China-US Quiet War Of Words Escalates


By Chris Taylor

Chinese-language state media was silent on Taiwan President Tsai Ing-wen’s meeting with a bipartisan U.S. congress visit this week, but the English-language tabloid Global Times described the delegation as representing “hostile forces.”

The state media outlet said that straight after the U.S. Secretary of State Anthony Blinken’s fence-mending visit to Beijing “hostile forces and politicians within the U.S. are trying to damage the China-U.S. relationship … rather than stabilizing and managing the tense situation.”

At a regular press conference on Thursday, Ministry of Foreign Affairs spokesperson Mao Ning was unwavering on China’s official response to the trip.

“There is only one China in the world, and Taiwan is an inseparable part of it,” said Mao.

“China firmly opposes any form of official exchanges between the U.S. and the Taiwanese authorities. All institutions of the U.S. government, including the executive, legislative, and judicial branches, should adhere to the diplomatic policies that the U.S. has recognized and committed to,” she said. 

Mao added that the U.S. “should not send out wrong signals to the ‘Taiwan independence’ forces.”

No ‘finish line’ to peace

Blinken said on Wednesday, speaking at a conference in New York, there’s no “finish line” for U.S. foreign policy toward China besides maintaining peace, even if Beijing and Moscow seek to build an “illiberal” world order.

It’s a line that China is clearly not buying, maintaining that the U.S. simply wants to avoid a disastrous collision while continuing to needle the People’s Republic of China with what it calls “provocations.”

“Blinken’s trip was not to repair the damaged China-U.S. ties, but to seek communication to make sure there was no loss of control over bilateral relations,” Ni Feng, director of the Institute of American Studies of the Chinese Academy of Social Sciences, told the Global Times on Wednesday.

“It’s natural,” Ni added, “that the US is continuing its provocations and even pushing forward confrontation and decoupling in some fields.”

Speaking Wednesday to the visiting congressional delegation, Taiwan President Tsai Ing-wen said, “Deepening the security cooperation between Taiwan and the U.S. is crucial for maintaining the security of Taiwan and the Indo-Pacific region.”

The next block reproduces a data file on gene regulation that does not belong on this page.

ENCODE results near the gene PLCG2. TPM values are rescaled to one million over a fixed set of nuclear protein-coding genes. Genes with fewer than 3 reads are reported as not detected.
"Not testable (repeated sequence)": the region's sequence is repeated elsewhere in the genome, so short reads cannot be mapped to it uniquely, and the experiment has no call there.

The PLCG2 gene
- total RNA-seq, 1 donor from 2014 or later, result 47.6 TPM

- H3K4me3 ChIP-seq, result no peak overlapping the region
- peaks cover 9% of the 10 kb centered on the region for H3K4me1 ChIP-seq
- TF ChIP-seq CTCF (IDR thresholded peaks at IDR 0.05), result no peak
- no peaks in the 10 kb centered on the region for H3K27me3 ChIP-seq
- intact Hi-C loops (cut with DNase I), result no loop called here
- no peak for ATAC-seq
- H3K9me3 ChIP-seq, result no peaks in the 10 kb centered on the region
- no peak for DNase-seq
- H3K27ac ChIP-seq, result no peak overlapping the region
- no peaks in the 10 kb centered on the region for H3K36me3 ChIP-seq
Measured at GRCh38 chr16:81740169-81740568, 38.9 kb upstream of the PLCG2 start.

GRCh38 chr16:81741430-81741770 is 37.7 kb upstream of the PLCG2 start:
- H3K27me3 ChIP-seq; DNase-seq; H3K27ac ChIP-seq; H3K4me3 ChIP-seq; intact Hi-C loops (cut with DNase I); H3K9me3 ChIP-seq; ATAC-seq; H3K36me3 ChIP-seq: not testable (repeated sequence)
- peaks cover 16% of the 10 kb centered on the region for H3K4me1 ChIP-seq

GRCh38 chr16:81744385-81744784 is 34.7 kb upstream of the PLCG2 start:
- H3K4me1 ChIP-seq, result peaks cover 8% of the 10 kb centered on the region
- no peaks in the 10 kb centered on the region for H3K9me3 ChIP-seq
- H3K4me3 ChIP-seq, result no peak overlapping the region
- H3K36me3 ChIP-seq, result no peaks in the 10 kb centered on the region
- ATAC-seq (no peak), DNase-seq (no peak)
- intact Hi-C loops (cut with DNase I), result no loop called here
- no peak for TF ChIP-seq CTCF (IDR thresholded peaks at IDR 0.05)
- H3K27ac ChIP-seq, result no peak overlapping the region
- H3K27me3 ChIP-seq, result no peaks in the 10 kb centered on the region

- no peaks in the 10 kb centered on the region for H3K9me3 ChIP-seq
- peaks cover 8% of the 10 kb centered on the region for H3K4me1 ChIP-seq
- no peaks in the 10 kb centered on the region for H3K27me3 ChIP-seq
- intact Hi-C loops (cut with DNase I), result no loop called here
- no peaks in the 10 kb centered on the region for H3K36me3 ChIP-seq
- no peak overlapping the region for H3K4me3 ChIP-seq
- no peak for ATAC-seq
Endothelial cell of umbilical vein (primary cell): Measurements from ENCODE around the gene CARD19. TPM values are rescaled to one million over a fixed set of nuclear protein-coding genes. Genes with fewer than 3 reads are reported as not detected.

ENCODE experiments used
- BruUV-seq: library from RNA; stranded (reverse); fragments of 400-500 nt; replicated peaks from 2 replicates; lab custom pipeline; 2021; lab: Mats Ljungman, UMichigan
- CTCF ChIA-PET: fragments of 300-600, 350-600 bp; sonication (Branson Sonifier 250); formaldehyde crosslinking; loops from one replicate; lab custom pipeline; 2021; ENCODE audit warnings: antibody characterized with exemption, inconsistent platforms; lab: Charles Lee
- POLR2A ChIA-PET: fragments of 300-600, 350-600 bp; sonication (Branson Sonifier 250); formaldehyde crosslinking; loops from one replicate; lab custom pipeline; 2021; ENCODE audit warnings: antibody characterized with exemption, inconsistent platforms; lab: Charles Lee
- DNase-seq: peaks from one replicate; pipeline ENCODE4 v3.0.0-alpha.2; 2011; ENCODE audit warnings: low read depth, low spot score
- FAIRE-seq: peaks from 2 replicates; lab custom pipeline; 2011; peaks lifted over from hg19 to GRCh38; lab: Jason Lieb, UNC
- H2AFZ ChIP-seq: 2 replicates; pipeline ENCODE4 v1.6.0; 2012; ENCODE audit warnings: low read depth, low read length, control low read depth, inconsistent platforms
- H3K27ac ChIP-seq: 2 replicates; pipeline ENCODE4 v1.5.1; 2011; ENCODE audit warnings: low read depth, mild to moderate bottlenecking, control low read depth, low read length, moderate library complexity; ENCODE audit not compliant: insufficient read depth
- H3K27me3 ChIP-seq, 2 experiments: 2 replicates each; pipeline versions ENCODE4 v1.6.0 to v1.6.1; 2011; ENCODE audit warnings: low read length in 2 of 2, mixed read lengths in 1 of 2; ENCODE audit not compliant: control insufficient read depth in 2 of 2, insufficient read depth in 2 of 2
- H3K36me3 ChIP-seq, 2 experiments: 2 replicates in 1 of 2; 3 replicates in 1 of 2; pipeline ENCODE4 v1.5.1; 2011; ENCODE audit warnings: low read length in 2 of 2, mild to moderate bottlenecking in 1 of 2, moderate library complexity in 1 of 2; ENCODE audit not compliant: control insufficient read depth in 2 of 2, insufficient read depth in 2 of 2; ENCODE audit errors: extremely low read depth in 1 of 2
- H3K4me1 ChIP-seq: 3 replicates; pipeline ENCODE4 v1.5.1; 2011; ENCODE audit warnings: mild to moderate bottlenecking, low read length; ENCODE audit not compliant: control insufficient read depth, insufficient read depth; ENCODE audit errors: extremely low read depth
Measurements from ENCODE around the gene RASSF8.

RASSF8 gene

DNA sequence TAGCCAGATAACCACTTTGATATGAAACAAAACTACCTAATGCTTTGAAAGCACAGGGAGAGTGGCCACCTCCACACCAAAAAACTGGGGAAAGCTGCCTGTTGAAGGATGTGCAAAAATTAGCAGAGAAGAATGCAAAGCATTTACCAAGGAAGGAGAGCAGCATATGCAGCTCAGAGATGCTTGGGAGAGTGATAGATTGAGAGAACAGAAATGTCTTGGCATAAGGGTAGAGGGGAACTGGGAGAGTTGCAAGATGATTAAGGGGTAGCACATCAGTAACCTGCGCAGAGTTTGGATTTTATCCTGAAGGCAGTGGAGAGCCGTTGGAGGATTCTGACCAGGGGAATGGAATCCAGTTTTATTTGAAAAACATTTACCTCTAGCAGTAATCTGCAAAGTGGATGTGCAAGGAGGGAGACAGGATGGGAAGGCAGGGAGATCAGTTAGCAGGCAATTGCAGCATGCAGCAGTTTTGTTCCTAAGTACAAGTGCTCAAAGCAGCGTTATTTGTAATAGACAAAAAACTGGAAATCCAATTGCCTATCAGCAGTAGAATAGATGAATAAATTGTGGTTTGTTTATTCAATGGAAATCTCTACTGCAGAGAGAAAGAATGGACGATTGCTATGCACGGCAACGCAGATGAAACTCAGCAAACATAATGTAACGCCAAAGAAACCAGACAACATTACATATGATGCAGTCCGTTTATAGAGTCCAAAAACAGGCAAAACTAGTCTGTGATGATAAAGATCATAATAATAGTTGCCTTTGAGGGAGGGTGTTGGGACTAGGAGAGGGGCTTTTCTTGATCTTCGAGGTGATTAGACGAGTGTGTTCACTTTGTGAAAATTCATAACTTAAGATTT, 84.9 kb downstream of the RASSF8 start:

According to a press release by the Presidential Office House Armed Services Committee Chairman Mike Rogers, a Republican, said that Taiwan and the U.S. share a long and important friendship based on the common values of the rule of law, democracy, and the belief in a free and open Indo-Pacific region.

Tsai described the visit as an act of protecting “the national security of the U.S. and its democratic allies.”

‘Full blown economic decoupling’

In related news, former U.S. Ambassador to the United Nations and Republican presidential hopeful Nikki Haley said on Tuesday that Washington and its allies should “give Taiwan everything it needs to defend itself,” clarifying to Beijing that hostilities would mean “a full-blown economic decoupling that would massively damage China.”

Beijing is “an enemy” to the U.S. and “the most dangerous opponent we have faced since World War II,” Haley said in a speech at the American Enterprise Institute in Washington.

“The Communist Party’s endgame is clear,” Haley claimed. “China is preparing its people for war. President Xi has openly said it. We should take him at his word and act accordingly.”

China hit back at Haley, reportedly saying, “Those who draw attention by smearing and blame-shifting in the election campaign will end up on the ash heap of history.”

Haley’s odds in a presidential election are considered low, but observers note that her language could tip the balance in debate on the most strategically challenging power in the world for the U.S.

Meanwhile, in Taiwan the chairman of the Cross-Strait Policy Association, Stephen Tan, told RFA’s Mandarin service on Wednesday that the Armed Services Committee delegation was likely addressing the issue of delayed deliveries of weapons to Taiwan, as well as the start of military aid to Taiwan under the 2023 National Defense Authorization Act passed at the end of last year.

These are legislators who have helped enact that law, he said, adding that the bipartisan delegation was in Taiwan to help Taiwan’s leadership “understand the overall progress after the passage of the law” while also addressing “Taiwan’s concerns.”


Radio Free Asia’s mission is to provide accurate and timely news and information to Asian countries whose governments prohibit access to a free press. Content used with the permission of Radio Free Asia, 2025 M St. NW, Suite 300, Washington DC 20036.

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